And are we perhaps guilty of, you know, painting the red roses on a white rose tree? by Lewis Carroll's famous playing cards here? Are we guilty of trying to paint reality with the colours we want to see? Are we going to get found guilty by the Red Queen?

So strangely enough for science, and this doesn't really often happen; the entire field turned into a kind of a semi legalistic kind of debate. People would find more and more absurd situations where they thought a black hole had to exist.

And then people would publish papers saying, well, no, actually, maybe it could be something else. Merely seeing the furniture getting thrown around doesn't mean it has to be a gorilla. Maybe there's some other object than a black hole, causing those crazy high energy jets.

So here's a question for everyone to think about. If our own sun tomorrow suddenly collapsed into a black hole, that would be bad news for life on Earth. But the question really is, how would we all die?

And I often ask this to sort of school students and lectures I give. And I get all kinds of interesting answers about event horizons and spaghettification by tidal forces.

But in fact, to an astronomer, the answer is, well, we'd all freeze to death. So the only thing that would happen to the earth is that we just wouldn't get any sunrise tomorrow, and eventually, it would just get colder and colder.

So this is a problem. If you're looking for a black hole, what we want to do is to probe the strength of the local gravity. And our own solar system gives us a good model for this. As we get closer and closer in, we can see the gravity gets stronger and stronger, or another way to put that as the curvature of space.

And we can see Mercury's buzzing around in higher gravity here, it has to go faster. Mars is out here and weaker, gravity can go slower.

So we have a probe, we can probe how strong the local gravity is just by witnessing the motion of objects.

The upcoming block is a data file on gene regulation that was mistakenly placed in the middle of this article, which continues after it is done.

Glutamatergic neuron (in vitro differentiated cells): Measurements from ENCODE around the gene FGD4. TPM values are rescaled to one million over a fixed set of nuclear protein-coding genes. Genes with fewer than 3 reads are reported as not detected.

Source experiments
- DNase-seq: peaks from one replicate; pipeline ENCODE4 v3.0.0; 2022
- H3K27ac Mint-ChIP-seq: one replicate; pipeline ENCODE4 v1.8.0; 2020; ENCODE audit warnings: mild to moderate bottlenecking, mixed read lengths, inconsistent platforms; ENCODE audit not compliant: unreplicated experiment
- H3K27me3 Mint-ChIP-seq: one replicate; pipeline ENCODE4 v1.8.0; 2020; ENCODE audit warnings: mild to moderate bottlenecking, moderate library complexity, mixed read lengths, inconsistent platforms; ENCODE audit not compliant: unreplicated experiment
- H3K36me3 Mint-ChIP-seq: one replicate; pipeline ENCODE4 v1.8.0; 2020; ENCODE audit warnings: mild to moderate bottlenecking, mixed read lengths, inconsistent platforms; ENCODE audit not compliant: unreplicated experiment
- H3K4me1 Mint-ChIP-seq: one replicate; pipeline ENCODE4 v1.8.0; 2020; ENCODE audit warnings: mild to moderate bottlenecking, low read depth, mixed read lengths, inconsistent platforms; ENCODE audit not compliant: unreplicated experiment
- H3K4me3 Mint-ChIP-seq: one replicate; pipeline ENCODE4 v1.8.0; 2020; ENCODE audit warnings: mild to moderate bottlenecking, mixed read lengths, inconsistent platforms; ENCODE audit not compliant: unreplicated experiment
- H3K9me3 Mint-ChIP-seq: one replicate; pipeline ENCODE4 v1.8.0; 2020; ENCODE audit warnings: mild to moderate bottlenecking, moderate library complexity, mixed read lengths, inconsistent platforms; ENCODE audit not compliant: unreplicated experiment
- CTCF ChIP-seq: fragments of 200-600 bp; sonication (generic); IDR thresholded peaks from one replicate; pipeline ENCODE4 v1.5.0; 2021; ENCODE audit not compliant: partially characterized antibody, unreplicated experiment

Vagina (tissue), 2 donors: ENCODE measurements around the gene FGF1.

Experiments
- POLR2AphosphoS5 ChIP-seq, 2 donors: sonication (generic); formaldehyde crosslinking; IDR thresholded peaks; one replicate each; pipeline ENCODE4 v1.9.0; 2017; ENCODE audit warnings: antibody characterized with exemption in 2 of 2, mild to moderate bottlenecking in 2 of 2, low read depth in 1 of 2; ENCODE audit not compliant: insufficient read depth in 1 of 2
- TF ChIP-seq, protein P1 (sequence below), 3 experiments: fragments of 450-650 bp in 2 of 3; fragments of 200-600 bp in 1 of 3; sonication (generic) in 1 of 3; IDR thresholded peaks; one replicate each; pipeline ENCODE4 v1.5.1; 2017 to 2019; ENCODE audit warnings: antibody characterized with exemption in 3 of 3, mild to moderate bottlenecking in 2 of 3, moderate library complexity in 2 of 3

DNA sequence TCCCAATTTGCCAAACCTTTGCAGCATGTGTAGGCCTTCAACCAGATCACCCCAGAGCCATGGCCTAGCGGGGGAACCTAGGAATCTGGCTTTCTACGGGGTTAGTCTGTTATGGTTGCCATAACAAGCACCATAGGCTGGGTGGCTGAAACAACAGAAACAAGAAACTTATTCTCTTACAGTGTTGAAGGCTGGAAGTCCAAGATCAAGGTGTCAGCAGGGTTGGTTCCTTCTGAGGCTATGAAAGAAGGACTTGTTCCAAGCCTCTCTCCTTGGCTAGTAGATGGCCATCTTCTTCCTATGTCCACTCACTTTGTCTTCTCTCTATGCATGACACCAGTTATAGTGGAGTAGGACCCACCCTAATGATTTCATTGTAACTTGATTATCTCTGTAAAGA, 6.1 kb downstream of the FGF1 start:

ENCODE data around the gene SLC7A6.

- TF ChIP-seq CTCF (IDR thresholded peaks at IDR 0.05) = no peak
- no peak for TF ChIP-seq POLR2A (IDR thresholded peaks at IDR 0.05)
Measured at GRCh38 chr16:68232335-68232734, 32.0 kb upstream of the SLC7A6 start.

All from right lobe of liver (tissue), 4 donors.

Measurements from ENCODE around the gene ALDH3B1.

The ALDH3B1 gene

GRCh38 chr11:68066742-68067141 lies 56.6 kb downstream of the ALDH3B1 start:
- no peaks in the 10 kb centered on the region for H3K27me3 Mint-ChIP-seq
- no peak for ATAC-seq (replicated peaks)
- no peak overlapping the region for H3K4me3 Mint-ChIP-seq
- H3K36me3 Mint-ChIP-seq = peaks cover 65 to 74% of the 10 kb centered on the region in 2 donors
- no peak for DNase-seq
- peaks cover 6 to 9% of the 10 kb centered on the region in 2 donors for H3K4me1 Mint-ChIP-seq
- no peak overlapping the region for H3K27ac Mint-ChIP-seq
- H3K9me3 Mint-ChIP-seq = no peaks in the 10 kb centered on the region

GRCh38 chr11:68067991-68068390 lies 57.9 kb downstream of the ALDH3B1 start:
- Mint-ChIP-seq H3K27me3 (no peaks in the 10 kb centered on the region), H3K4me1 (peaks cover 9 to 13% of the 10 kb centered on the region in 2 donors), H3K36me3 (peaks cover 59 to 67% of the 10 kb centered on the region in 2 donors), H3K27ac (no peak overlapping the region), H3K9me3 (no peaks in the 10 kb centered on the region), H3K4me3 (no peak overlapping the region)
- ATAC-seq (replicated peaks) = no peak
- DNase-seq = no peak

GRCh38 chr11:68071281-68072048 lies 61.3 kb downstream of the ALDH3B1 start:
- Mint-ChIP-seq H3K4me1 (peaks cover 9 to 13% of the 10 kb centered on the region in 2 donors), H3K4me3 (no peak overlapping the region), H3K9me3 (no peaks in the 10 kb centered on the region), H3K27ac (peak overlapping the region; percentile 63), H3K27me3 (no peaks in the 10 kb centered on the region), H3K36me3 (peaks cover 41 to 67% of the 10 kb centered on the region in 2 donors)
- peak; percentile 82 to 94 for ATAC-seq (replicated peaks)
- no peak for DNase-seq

And you've seen pictures like this, cartoons like this before, where we see the gravity getting stronger and stronger as it gets closer in.

But what would actually happen if we got to the surface of something. So here's a cartoon about the earth, what would happen if we could dig a hole right into the middle of the earth and sort of climb down into the earth.

A lot of people's intuition might be that the gravity would get stronger and stronger as you got towards the middle.

But in fact, and that's in fact, what this cartoon says it says the space gets more and more curved, it's kind of like this red line here, we get more and more curvature, more and more gravitational field. In fact, the opposite happens, as soon as you start digging under the earth, what happens is, there's earth above you pulling you upwards as well.

And if you're at a point right at the middle of the earth, there's an equal distribution of mass all around you, and you get pulled in all directions, and you're in fact, weightless.

There is no orbit in the middle of the earth. So the true picture is this blue one, we have the same gravity at large distances. But as soon as we burrow beneath the surface of the earth, gravity starts to decline.

If the earth on the other hand was a black hole, that wouldn't be the case, we would see the gravity get stronger and stronger as we got closer and closer to the central source. So this gives us a clue. This gives us a key, a way in.

What we need to do; it's useless measuring things out here, out beyond the surface of the earth, we couldn't tell if it was a black hole, or a distribution of matter like the earth. But once we go below the surface, we can start to see the difference.

The black hole model has a big difference to the actual true, expected gravitational field. So the whole game is about trying to push this curve and trying to find these cases where we can get close in. So what is a good target to try and get close into?

Well, I'd just briefly like to throw an Australian connection. The centre of our own galaxy is an obvious candidate, we saw those fireworks in other galaxies. Maybe our own galaxy has a black hole.

And the centre of our galaxy, just a shout out to the home team was first found with this amazing telescope, firstly at Dover Heights, and then later, it was firstly at Potts Hill and later at Dover heights, overlooking Sydney, on the sea cliffs.

So somewhat after the centre of the galaxy was first identified. It already became apparent that well, yes it probably does look like those other ones we see out in the universe where there's something happening in the middle that looks like it's got all of the fingerprints of a of a black hole.

So even in the 1970s, there are papers saying, well, probably there is a black hole there. But what you really want to do is burrow down and follow that gravity.

So what we did is we studied the stars as they got closer and closer to the middle. And this plot shows the enclosed mass or the mass you expect interior.